Updating mysql php


27-Sep-2017 18:45

Example output: [0.072][1][80]: UPDATE MYTABLE SET FIELD = 1; [0.106][1][758]: UPDATE ANOTHERTABLE SET FIELD = 2; [0.006][-1][0]: UPDATER ANOTHERTABLE SET FIELD = 2; The output shows: [Timetaken][result[lines affected] The result will be either -1, 0 or 1, -1 means there's a problem with the sql statement, 1 means it executed correctly, 0 means it wasn't executed.In the case of INSERT where a row/slot had been previously deleted, making an uncollapsed hole in the table, and the record being inserted fills that empty row/slot, that is to say, the inserted data did not create a new row/slot/space, then this may explain why a zero result is returned by this function.So if you use one SQL request to insert several rows at a time, and some are inserted, some are just updated, you won't get the real count.calling mysql_affected_rows(null)is not the same that calling mysql_affected_rows()So, if you have a $link variable that could be null, you must writeif($link) $n=mysql_affected_rows($link);else $n=mysql_affected_rows(); It works also for REPLACE query,returning:0 if the record it's already updated (0 record modified),1 if the record it's new (1 record inserted),2 if the record it's updated (2 operations: 1 deletion 1 insertion) Here's a little function I've been using for a while now, pass it two parameters (action command (1 or 0 see notes)) and a sql statement.When using UPDATE, My SQL will not update columns where the new value is the same as the old value.This creates the possibility that may not actually equal the number of rows matched, only the number of rows that were literally affected by the query.

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Example output: [0.072][1][80]: UPDATE MYTABLE SET FIELD = 1; [0.106][1][758]: UPDATE ANOTHERTABLE SET FIELD = 2; [0.006][-1][0]: UPDATER ANOTHERTABLE SET FIELD = 2; The output shows: [Timetaken][result]][lines affected] The result will be either -1, 0 or 1, -1 means there's a problem with the sql statement, 1 means it executed correctly, 0 means it wasn't executed.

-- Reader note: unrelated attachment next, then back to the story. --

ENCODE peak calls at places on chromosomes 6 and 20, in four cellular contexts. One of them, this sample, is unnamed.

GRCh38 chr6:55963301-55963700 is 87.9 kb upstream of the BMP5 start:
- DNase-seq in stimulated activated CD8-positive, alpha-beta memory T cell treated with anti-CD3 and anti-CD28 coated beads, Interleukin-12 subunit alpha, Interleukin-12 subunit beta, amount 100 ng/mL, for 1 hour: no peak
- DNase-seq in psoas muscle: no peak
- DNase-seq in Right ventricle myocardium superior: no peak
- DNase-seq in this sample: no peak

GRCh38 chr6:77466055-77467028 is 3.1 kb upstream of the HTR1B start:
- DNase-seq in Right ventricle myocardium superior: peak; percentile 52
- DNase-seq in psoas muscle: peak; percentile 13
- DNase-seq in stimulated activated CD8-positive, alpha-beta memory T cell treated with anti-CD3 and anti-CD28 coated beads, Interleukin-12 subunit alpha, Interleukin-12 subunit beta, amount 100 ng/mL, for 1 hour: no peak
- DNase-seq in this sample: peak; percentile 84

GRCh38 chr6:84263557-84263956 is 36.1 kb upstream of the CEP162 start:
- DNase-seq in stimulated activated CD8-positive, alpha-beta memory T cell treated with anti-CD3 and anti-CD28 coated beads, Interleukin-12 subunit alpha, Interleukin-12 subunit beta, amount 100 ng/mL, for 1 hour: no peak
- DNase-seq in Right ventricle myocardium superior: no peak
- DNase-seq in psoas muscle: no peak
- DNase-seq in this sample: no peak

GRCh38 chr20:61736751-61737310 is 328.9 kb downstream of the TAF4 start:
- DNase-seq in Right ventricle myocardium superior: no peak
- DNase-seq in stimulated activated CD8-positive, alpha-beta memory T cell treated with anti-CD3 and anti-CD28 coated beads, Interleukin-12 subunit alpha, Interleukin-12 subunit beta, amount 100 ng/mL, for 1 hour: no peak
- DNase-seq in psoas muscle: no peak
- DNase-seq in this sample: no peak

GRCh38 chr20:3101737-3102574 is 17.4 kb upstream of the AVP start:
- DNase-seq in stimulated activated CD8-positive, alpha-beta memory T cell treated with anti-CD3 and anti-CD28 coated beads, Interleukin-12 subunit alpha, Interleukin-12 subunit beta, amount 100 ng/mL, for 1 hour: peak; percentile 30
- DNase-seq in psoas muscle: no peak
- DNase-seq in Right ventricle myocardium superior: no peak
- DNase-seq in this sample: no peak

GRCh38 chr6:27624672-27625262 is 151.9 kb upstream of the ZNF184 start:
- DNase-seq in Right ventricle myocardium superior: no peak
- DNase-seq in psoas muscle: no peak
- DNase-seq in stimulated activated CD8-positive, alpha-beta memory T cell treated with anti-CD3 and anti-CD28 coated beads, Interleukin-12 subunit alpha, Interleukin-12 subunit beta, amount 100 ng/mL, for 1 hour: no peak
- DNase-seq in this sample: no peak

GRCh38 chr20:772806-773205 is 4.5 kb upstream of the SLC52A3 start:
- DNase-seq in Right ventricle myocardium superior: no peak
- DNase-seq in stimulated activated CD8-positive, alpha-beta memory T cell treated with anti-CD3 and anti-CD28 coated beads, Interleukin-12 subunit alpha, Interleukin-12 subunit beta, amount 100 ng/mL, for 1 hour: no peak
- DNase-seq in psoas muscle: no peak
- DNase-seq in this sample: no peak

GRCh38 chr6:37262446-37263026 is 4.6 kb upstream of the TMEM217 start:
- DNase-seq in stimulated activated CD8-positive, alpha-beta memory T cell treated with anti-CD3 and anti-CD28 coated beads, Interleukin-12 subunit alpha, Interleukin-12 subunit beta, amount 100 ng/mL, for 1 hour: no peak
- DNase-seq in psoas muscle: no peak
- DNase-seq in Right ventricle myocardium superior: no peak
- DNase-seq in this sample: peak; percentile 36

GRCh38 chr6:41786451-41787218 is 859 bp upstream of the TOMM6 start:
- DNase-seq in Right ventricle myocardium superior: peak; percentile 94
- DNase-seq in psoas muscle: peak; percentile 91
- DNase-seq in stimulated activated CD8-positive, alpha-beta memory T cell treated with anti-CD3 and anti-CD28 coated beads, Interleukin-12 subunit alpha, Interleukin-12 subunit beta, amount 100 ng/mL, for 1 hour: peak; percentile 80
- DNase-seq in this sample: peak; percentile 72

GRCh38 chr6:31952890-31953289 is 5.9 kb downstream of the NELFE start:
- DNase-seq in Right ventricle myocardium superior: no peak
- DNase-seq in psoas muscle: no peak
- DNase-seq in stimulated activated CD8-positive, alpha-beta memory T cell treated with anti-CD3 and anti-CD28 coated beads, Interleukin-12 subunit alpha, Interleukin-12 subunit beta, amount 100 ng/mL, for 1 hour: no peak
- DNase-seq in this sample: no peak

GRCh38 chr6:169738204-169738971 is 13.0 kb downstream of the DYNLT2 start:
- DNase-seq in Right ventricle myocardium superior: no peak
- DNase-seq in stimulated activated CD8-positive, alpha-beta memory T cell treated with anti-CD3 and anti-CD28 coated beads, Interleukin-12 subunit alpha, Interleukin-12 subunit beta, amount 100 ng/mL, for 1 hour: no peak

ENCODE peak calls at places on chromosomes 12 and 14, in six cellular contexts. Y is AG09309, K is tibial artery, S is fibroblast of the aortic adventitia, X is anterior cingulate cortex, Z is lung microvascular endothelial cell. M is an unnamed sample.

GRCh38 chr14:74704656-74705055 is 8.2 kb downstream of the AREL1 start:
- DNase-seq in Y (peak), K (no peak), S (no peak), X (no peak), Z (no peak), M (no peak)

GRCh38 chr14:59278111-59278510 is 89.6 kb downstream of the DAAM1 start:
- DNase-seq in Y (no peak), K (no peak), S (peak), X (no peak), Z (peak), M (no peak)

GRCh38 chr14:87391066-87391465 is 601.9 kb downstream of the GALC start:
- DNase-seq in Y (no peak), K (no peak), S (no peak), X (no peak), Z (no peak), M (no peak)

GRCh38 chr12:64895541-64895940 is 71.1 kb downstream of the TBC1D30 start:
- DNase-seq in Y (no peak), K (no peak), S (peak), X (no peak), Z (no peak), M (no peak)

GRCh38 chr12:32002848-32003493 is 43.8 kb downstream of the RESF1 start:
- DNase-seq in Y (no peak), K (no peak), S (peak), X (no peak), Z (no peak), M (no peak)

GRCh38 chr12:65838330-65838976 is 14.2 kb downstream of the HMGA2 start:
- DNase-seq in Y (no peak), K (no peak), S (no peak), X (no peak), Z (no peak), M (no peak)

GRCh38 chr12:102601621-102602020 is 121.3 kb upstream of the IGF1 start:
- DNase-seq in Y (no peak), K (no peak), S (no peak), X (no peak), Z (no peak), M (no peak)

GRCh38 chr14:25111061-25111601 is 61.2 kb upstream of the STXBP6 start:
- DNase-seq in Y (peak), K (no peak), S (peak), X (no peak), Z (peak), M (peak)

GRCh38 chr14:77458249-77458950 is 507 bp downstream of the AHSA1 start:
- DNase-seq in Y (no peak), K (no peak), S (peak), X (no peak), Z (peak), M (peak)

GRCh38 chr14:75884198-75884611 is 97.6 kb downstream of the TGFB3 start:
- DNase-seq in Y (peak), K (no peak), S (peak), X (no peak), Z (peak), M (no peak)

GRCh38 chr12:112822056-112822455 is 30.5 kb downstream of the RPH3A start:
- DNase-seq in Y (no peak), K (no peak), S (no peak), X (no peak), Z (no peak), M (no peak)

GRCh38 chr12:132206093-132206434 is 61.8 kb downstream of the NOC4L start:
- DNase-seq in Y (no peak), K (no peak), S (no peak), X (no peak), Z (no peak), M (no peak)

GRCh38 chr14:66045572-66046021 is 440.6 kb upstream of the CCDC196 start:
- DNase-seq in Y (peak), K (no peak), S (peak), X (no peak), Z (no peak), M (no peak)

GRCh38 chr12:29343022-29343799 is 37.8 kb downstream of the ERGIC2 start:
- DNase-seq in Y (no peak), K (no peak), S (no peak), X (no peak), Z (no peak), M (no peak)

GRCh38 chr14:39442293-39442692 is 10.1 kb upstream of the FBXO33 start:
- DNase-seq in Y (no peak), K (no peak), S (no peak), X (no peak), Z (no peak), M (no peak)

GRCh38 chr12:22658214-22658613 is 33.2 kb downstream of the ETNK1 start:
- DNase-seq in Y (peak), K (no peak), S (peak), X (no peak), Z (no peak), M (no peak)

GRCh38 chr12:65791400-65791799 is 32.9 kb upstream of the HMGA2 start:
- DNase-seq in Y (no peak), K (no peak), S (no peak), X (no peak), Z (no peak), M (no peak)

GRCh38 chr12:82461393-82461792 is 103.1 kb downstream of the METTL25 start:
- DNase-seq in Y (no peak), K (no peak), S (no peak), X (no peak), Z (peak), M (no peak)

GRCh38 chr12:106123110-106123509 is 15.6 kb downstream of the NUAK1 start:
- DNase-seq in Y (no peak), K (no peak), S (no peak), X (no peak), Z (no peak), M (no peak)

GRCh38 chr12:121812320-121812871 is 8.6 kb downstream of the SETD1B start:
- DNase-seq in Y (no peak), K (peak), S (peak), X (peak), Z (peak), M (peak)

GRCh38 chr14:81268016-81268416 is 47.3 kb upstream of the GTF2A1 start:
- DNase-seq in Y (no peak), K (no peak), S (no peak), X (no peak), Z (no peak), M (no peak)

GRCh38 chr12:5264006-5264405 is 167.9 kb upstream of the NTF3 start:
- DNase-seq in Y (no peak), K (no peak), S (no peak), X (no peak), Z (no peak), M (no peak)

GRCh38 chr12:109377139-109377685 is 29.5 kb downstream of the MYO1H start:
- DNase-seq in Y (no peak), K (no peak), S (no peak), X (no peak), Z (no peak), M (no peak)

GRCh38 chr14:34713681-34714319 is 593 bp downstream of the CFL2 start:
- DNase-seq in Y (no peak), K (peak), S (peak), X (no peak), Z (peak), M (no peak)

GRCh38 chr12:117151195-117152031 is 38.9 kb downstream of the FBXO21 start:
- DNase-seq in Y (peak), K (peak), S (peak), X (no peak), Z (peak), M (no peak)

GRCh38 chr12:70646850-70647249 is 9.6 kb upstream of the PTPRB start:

In the case of INSERT where a row/slot had been previously deleted, making an uncollapsed hole in the table, and the record being inserted fills that empty row/slot, that is to say, the inserted data did not create a new row/slot/space, then this may explain why a zero result is returned by this function.

So if you use one SQL request to insert several rows at a time, and some are inserted, some are just updated, you won't get the real count.

calling mysql_affected_rows(null)is not the same that calling mysql_affected_rows()So, if you have a $link variable that could be null, you must writeif($link) $n=mysql_affected_rows($link);else $n=mysql_affected_rows(); It works also for REPLACE query,returning:0 if the record it's already updated (0 record modified),1 if the record it's new (1 record inserted),2 if the record it's updated (2 operations: 1 deletion 1 insertion) Here's a little function I've been using for a while now, pass it two parameters (action command (1 or 0 see notes)) and a sql statement.

When using UPDATE, My SQL will not update columns where the new value is the same as the old value.

This creates the possibility that may not actually equal the number of rows matched, only the number of rows that were literally affected by the query.

It returns a simple line which shows the length of time taken to action the query, the status of the query (0= query not actioned, you can set this value for testing, 1=success qry executed successfully, -1= failed, there was a problem with the sql statement) the number of lines affected by that query and the sql statement itself.

I've found this invaluable when trying to tie down large amounts of updates to a table, using this you can easily see where a query was successfully executed and the number of rows are affected, or where there are problems and a statement has failed for example.

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The second query then does not fail because the "duplicate" record is no longer a duplicate, as the original one has just been deleted. ON DUPLICATE KEY UPDATE" syntax, mysql_affected_rows() will return you 2 if the UPDATE was made (just as it does with the "REPLACE INTO" syntax) and 1 if the INSERT was.You have a REPLACE query on t1 followed by an INSERT query on t2 and expect the second query to fail if there's an attempted insert of a duplicate record.